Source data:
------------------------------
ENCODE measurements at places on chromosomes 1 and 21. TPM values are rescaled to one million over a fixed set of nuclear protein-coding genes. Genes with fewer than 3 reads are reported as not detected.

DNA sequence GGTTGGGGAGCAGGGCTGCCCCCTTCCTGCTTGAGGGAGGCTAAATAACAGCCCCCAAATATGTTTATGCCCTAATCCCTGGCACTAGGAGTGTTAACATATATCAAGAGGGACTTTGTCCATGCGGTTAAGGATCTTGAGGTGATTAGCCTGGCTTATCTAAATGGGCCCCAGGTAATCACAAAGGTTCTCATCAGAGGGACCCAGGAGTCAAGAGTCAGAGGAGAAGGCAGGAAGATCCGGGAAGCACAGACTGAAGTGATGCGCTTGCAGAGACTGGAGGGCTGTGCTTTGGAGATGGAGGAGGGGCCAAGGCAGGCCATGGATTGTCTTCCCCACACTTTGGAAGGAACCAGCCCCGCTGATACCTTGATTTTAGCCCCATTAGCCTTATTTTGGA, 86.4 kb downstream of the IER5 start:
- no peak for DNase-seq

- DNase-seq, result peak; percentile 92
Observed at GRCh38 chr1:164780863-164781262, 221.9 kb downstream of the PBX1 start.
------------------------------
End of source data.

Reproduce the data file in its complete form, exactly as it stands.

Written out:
ENCODE measurements at places on chromosomes 1 and 21. TPM values are rescaled to one million over a fixed set of nuclear protein-coding genes. Genes with fewer than 3 reads are reported as not detected.

DNA sequence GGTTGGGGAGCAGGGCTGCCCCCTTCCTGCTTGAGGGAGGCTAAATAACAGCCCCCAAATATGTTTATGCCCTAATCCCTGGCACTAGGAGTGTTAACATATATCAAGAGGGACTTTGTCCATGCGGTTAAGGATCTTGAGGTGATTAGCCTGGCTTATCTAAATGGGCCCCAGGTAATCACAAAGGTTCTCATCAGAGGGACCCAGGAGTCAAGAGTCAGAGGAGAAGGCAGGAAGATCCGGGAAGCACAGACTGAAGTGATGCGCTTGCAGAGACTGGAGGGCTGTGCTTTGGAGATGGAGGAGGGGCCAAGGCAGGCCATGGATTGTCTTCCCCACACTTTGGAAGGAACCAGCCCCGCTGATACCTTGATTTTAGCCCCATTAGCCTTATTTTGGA, 86.4 kb downstream of the IER5 start:
- no peak for DNase-seq

- DNase-seq, result peak; percentile 92
Observed at GRCh38 chr1:164780863-164781262, 221.9 kb downstream of the PBX1 start.